Renteria: “Honestly, I thought I could see it prior to even being hired after studying all the players that were in the system and the guys that were here. I’ve always believed, even for the last four or five months, that, based on everything we’ve seen and how these guys have been playing, quite frankly, yeah, there’s light at the end of the tunnel. There’s a lot of talent in the system and I think there’s some talent on the big league field. With attitude and work, we can continue to move forward.”
It’s the one-third mark in the season, and manager Rick Renteria was asked if he’s learned something about the Cubs that he didn’t know:
“A lot of things have been confirmed, more than things I didn’t know,” Renteria said. “I know the city wants a winner. I know the community would like to have their club have more success than they have. I’m trying to stay focused on things we are improving on. I think our shortstop [Castro] has done better, I think our first baseman [Rizzo] has come along. I think our pitching has done a nice job. I think some of the younger guys have shown the things they have — Olt has shown he has some pop. Junior is now playing a lot of left field, and I think he’s showing better at-bats.
“it’s just a short snippet of a season. Do I expect or hope we continue to improve and get better? Absolutely. Is it something we’ve talked about as a club? yes we have. I still try to keep my vision totally on the field and look at things we’re doing well and hopefully move forward.”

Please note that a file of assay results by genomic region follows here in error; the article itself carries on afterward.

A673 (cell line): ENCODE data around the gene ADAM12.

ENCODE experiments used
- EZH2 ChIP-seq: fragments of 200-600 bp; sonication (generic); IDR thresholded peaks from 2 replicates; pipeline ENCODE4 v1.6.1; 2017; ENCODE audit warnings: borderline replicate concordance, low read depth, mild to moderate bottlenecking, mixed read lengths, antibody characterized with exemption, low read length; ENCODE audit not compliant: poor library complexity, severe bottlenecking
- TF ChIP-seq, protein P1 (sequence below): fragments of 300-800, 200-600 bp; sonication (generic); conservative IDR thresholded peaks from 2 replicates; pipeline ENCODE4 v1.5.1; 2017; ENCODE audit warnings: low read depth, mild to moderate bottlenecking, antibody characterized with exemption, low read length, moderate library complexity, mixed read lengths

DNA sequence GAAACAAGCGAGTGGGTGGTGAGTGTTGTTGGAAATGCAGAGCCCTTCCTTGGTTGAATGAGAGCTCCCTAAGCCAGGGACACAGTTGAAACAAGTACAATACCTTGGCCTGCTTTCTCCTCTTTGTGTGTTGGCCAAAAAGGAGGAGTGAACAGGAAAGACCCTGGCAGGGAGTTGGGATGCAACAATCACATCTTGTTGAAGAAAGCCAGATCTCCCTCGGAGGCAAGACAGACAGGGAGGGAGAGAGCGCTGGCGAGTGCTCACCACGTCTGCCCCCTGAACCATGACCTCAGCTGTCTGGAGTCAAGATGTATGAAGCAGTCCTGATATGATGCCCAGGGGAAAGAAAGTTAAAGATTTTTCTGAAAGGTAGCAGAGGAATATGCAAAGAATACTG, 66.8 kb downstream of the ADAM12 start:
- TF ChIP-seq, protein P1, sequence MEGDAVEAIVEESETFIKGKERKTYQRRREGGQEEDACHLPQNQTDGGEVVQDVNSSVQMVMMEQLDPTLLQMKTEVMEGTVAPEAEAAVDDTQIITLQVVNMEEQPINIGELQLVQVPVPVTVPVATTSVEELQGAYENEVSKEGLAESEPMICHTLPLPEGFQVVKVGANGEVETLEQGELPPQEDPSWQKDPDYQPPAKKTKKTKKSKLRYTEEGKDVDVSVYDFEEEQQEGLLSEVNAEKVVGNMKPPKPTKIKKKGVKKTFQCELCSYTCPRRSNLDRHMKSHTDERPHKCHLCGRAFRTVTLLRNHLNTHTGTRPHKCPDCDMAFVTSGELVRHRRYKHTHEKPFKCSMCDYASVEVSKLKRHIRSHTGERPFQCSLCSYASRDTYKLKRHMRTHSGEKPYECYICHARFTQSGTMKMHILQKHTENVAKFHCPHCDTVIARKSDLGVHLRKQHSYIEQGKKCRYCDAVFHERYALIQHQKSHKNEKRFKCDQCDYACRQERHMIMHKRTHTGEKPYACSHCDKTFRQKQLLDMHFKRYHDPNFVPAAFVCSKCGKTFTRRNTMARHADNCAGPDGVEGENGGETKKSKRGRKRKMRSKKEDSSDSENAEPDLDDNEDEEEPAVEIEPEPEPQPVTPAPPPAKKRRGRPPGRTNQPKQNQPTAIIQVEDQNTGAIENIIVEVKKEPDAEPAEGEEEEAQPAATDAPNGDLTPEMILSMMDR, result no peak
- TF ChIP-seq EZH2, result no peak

Despite his optimism, the Cubs are on pace to lose 100 games. Can they finish at .500?
“I can focus on today, and things we have to do against the Mets,” Renteria said. “I’ll let the numbers speak for themselves at the end. I’m the one who has to be held to task, and so be it.”
– Carrie Muskat
Cubs manager Rick Renteria says he doesn’t listen to all the trade rumors, even though two of his pitchers, Jeff Samardzija and Jason Hammel, will likely be mentioned often.
“I’ll be honest, I really don’t concern myself with that too much,” Renteria said. “I can only control what I have before me.”
Jeff Samardzija will try for his first win of the season on Wednesday against a team that might be interested in acquiring him.
“Just because he hasn’t had the victories at the end of his scoreline, doesn’t mean he hasn’t pitched victoriously,” Renteria said of Samardzija, who is 0-1 with a 1.62 ERA, second best in the National League. “He’s pitched great. He’s mature, he’s a man who knows he’s doing what he can do, controlling what he can control, and every single time he takes the ball, he’ll try to do the same thing. Most people keep asking me if he’s getting frustrated. I see a guy going out there every single day who is as professional as I can depict any person being and knowing he can only do what he can do.”